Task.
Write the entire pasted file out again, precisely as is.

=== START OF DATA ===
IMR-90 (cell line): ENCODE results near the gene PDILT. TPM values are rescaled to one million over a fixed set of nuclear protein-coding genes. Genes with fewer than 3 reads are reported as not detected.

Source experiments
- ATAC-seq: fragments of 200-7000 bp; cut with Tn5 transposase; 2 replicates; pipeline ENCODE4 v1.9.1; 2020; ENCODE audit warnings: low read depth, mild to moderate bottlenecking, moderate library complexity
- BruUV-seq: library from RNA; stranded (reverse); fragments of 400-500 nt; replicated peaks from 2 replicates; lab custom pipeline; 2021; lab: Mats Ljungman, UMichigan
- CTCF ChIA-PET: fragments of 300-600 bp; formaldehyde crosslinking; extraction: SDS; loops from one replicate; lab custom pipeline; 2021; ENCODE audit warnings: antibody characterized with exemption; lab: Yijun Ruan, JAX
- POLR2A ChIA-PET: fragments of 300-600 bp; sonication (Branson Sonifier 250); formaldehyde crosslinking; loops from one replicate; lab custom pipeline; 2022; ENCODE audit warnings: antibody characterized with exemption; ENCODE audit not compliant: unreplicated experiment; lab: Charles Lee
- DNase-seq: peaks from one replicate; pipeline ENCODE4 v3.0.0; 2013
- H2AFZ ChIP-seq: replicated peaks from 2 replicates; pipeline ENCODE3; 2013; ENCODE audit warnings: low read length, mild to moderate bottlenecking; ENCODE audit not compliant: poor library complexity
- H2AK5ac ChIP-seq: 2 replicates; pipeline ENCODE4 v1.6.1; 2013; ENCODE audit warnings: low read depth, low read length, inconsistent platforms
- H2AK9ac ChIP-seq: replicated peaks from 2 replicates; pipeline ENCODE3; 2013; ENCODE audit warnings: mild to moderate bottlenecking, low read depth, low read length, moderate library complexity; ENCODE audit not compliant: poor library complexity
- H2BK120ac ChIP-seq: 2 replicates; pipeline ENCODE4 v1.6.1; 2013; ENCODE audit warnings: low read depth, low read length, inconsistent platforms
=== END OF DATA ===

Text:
IMR-90 (cell line): ENCODE results near the gene PDILT. TPM values are rescaled to one million over a fixed set of nuclear protein-coding genes. Genes with fewer than 3 reads are reported as not detected.

Source experiments
- ATAC-seq: fragments of 200-7000 bp; cut with Tn5 transposase; 2 replicates; pipeline ENCODE4 v1.9.1; 2020; ENCODE audit warnings: low read depth, mild to moderate bottlenecking, moderate library complexity
- BruUV-seq: library from RNA; stranded (reverse); fragments of 400-500 nt; replicated peaks from 2 replicates; lab custom pipeline; 2021; lab: Mats Ljungman, UMichigan
- CTCF ChIA-PET: fragments of 300-600 bp; formaldehyde crosslinking; extraction: SDS; loops from one replicate; lab custom pipeline; 2021; ENCODE audit warnings: antibody characterized with exemption; lab: Yijun Ruan, JAX
- POLR2A ChIA-PET: fragments of 300-600 bp; sonication (Branson Sonifier 250); formaldehyde crosslinking; loops from one replicate; lab custom pipeline; 2022; ENCODE audit warnings: antibody characterized with exemption; ENCODE audit not compliant: unreplicated experiment; lab: Charles Lee
- DNase-seq: peaks from one replicate; pipeline ENCODE4 v3.0.0; 2013
- H2AFZ ChIP-seq: replicated peaks from 2 replicates; pipeline ENCODE3; 2013; ENCODE audit warnings: low read length, mild to moderate bottlenecking; ENCODE audit not compliant: poor library complexity
- H2AK5ac ChIP-seq: 2 replicates; pipeline ENCODE4 v1.6.1; 2013; ENCODE audit warnings: low read depth, low read length, inconsistent platforms
- H2AK9ac ChIP-seq: replicated peaks from 2 replicates; pipeline ENCODE3; 2013; ENCODE audit warnings: mild to moderate bottlenecking, low read depth, low read length, moderate library complexity; ENCODE audit not compliant: poor library complexity
- H2BK120ac ChIP-seq: 2 replicates; pipeline ENCODE4 v1.6.1; 2013; ENCODE audit warnings: low read depth, low read length, inconsistent platforms